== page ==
Translation can be described as the process of translating words or text from one language into another. Of course, translation should always be much more than that. It’s the process of adapting messages so that the translated text communicates the concepts of the original material and produces the intended emotional responses. To resonate with the target audience, text may also require localisation.
Localisation is the adaptation of text or content to suit the culture of the target audience. Skilled translation and localisation will deliver messages that are perfectly tailored to their audience. The right words move beyond literal meaning to create an experience.
Japan is a notoriously complex and difficult market to crack but it can be done. However, the intricacies of the country’s culture, language and etiquette cannot be addressed merely with translation tools or any form of translation alone. Localisation and even transcreation is often essential and could involve the significant adaptation of words and imagery to create messages that truly resonate.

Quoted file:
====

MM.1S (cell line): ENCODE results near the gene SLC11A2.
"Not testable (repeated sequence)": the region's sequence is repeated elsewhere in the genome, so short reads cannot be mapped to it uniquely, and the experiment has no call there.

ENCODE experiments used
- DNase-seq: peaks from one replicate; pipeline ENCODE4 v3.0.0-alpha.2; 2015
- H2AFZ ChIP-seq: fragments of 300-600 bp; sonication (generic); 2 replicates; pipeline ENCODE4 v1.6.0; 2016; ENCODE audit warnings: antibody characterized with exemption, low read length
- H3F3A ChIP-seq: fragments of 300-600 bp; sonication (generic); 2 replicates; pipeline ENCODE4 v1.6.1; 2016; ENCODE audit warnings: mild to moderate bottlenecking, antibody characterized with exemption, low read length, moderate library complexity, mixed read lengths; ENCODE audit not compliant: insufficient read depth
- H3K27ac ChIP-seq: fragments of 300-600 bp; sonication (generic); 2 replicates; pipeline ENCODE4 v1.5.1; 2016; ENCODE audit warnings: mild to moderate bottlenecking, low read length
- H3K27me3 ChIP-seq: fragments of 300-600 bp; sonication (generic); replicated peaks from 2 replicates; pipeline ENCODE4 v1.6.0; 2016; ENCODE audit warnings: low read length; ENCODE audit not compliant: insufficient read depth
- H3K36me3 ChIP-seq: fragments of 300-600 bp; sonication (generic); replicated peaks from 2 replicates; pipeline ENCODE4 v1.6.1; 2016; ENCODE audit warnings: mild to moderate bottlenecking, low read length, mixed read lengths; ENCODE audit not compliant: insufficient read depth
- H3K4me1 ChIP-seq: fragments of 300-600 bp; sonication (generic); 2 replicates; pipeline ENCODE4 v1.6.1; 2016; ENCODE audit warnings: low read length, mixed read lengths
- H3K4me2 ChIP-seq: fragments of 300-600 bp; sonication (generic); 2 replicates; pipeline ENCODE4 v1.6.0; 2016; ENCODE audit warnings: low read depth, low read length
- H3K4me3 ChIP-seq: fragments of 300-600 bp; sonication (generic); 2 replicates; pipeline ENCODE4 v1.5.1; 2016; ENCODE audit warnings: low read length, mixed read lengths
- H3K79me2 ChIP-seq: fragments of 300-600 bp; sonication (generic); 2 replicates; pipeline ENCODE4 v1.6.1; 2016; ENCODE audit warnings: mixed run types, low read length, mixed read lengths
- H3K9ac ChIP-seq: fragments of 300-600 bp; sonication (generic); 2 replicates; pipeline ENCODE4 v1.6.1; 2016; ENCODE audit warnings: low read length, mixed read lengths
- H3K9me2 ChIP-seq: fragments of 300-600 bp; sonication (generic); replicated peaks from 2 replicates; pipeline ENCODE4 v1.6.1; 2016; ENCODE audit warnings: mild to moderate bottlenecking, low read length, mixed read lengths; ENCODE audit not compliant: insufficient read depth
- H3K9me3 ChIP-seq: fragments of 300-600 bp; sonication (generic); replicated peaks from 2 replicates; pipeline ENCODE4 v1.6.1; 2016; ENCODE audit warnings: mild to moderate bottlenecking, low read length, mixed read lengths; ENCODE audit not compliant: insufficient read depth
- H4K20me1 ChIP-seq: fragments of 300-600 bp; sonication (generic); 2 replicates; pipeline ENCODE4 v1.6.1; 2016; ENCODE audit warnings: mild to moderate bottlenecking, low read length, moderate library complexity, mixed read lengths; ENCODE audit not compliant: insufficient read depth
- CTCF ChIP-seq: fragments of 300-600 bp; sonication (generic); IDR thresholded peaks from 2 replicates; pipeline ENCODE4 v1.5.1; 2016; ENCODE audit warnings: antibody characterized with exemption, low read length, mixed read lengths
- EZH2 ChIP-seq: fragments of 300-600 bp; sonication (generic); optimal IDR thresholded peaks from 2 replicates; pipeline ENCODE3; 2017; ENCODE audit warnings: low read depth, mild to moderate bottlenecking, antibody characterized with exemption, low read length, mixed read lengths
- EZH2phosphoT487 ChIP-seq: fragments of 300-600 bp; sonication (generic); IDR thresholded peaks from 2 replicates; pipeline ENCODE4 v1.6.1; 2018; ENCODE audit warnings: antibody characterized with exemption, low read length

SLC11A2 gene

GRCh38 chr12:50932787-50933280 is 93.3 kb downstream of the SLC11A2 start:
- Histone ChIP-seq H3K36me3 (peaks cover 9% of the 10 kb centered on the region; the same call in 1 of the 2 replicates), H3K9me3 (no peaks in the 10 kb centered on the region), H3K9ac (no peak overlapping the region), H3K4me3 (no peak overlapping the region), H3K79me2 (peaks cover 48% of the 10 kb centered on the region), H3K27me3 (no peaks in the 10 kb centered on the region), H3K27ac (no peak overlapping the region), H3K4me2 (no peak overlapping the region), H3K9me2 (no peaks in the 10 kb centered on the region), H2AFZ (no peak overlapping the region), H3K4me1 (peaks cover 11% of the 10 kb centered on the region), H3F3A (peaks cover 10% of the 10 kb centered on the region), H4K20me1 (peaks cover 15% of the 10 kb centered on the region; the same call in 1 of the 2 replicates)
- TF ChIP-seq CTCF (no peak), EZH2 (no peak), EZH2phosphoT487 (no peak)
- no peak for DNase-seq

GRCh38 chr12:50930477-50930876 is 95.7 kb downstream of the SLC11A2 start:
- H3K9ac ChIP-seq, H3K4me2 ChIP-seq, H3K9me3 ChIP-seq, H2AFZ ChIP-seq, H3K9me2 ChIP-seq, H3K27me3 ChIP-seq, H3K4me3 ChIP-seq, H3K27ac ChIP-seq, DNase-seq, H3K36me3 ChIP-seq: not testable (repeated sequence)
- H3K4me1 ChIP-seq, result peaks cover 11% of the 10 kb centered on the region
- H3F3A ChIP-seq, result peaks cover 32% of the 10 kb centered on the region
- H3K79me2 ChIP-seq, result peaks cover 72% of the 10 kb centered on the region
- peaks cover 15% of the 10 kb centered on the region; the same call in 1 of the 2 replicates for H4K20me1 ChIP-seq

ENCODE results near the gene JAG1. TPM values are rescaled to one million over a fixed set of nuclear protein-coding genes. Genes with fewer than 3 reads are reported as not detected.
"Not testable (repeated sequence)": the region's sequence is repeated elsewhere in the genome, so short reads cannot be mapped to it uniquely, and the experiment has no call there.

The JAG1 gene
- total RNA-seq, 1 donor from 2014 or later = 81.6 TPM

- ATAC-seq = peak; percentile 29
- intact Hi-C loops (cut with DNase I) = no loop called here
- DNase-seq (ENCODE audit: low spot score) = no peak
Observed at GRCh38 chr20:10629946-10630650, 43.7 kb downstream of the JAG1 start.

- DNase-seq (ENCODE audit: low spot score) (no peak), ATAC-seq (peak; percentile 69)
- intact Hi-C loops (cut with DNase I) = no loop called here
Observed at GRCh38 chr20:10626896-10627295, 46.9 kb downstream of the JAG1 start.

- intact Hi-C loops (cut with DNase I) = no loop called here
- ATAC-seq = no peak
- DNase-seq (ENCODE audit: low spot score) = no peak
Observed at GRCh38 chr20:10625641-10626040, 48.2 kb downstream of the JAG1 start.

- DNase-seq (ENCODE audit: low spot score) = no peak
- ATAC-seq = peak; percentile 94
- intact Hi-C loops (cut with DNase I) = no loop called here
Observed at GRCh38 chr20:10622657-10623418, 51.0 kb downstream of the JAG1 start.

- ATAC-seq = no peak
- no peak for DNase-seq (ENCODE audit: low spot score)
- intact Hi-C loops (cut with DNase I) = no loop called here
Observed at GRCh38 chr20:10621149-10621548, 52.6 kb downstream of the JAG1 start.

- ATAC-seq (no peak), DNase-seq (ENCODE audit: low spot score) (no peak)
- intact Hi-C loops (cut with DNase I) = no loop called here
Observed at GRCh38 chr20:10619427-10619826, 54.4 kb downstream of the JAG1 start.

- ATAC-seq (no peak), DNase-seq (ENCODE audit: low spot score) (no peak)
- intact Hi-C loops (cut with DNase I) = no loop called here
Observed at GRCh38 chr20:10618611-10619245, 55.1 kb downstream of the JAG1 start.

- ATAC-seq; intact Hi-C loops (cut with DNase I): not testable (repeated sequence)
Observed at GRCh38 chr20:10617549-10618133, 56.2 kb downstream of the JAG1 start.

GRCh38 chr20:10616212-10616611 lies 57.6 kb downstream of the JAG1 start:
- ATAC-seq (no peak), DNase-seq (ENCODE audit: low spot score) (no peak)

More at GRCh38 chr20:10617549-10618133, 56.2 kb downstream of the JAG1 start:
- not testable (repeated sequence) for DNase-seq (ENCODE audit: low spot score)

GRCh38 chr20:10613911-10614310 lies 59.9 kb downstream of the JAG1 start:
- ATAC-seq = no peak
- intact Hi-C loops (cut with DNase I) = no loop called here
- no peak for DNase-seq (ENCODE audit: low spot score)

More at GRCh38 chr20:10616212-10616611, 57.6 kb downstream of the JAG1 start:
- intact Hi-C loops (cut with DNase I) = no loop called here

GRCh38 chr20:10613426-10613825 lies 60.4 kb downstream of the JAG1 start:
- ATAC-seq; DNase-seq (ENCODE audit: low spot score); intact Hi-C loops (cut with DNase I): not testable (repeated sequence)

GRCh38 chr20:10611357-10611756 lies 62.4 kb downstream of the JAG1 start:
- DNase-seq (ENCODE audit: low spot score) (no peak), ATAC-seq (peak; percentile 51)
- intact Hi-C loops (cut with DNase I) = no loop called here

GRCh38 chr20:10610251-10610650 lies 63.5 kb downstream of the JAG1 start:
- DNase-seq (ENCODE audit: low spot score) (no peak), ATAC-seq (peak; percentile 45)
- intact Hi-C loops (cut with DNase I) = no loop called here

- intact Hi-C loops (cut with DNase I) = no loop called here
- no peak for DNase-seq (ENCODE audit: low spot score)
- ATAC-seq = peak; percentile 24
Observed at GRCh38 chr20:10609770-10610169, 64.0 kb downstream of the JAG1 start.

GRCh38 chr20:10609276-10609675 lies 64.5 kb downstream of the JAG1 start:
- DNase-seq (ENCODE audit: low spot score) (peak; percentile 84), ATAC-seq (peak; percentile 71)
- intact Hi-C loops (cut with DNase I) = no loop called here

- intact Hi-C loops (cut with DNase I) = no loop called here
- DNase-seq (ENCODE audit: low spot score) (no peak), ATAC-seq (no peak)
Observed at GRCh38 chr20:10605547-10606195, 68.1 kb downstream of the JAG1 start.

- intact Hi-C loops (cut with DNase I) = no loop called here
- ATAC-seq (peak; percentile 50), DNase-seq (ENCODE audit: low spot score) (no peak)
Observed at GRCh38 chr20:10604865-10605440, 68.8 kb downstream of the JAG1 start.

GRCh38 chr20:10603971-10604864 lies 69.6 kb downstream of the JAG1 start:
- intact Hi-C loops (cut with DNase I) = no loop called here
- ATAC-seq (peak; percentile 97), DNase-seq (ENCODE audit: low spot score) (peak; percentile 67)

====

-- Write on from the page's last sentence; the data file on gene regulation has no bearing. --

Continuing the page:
Brands have found success in Japan through localisation and transcreation that incorporates kawaii. For instance, TikTok included filters that enabled Japanese users to create cute images at the touch of a button. But kawaii is a culture that is nuanced. The localisation of marketing material to reflect kawaii requires insider knowledge and experience. It demands the attention of those with the intuition for what would be considered cute in Japan.
The future of kawaii
Kawaii has grown to play a significant role in Japanese culture. What was once attractive to children is now embraced by adults. Kawaii is comforting as it is nostalgic and enables people to capture the essence of childhood. It is, therefore, emotionally compelling and so is probably here to stay.
Cuteness is a concept and aesthetic that is gaining traction globally. With the world having experienced so many challenges in recent times including Covid-19, Russia’s invasion of Ukraine and the earthquake in Turkey, Kawaii provides the perfect foil for all that negativity. Kawaii is certainly crucial to the marketing of diverse products and services in Japan and that is a situation that is unlikely to change for the foreseeable.